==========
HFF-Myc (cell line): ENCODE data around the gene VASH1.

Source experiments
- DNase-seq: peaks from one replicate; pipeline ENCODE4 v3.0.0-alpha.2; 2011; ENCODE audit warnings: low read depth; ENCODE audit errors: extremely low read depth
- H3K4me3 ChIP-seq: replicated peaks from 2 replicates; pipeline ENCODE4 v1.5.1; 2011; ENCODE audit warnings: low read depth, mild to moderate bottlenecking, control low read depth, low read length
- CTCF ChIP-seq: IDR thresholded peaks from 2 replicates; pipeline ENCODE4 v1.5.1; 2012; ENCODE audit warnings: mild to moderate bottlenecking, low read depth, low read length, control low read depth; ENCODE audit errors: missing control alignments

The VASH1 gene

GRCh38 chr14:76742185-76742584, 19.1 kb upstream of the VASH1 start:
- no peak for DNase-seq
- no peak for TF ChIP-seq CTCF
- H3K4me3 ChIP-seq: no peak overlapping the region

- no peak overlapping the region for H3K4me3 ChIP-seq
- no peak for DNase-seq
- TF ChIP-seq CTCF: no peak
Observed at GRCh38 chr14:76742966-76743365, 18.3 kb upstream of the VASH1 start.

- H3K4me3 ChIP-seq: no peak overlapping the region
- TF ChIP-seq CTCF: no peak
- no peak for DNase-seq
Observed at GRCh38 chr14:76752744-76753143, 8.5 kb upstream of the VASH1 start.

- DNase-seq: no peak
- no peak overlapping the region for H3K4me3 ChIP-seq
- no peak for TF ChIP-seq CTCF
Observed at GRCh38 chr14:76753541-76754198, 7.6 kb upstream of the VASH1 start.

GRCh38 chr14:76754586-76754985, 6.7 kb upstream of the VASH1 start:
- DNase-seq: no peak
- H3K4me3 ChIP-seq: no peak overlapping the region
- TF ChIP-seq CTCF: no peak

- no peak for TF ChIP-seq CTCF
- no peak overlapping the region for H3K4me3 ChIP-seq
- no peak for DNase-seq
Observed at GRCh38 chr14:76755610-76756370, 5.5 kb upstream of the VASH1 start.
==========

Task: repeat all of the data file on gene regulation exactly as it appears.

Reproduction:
HFF-Myc (cell line): ENCODE data around the gene VASH1.

Source experiments
- DNase-seq: peaks from one replicate; pipeline ENCODE4 v3.0.0-alpha.2; 2011; ENCODE audit warnings: low read depth; ENCODE audit errors: extremely low read depth
- H3K4me3 ChIP-seq: replicated peaks from 2 replicates; pipeline ENCODE4 v1.5.1; 2011; ENCODE audit warnings: low read depth, mild to moderate bottlenecking, control low read depth, low read length
- CTCF ChIP-seq: IDR thresholded peaks from 2 replicates; pipeline ENCODE4 v1.5.1; 2012; ENCODE audit warnings: mild to moderate bottlenecking, low read depth, low read length, control low read depth; ENCODE audit errors: missing control alignments

The VASH1 gene

GRCh38 chr14:76742185-76742584, 19.1 kb upstream of the VASH1 start:
- no peak for DNase-seq
- no peak for TF ChIP-seq CTCF
- H3K4me3 ChIP-seq: no peak overlapping the region

- no peak overlapping the region for H3K4me3 ChIP-seq
- no peak for DNase-seq
- TF ChIP-seq CTCF: no peak
Observed at GRCh38 chr14:76742966-76743365, 18.3 kb upstream of the VASH1 start.

- H3K4me3 ChIP-seq: no peak overlapping the region
- TF ChIP-seq CTCF: no peak
- no peak for DNase-seq
Observed at GRCh38 chr14:76752744-76753143, 8.5 kb upstream of the VASH1 start.

- DNase-seq: no peak
- no peak overlapping the region for H3K4me3 ChIP-seq
- no peak for TF ChIP-seq CTCF
Observed at GRCh38 chr14:76753541-76754198, 7.6 kb upstream of the VASH1 start.

GRCh38 chr14:76754586-76754985, 6.7 kb upstream of the VASH1 start:
- DNase-seq: no peak
- H3K4me3 ChIP-seq: no peak overlapping the region
- TF ChIP-seq CTCF: no peak

- no peak for TF ChIP-seq CTCF
- no peak overlapping the region for H3K4me3 ChIP-seq
- no peak for DNase-seq
Observed at GRCh38 chr14:76755610-76756370, 5.5 kb upstream of the VASH1 start.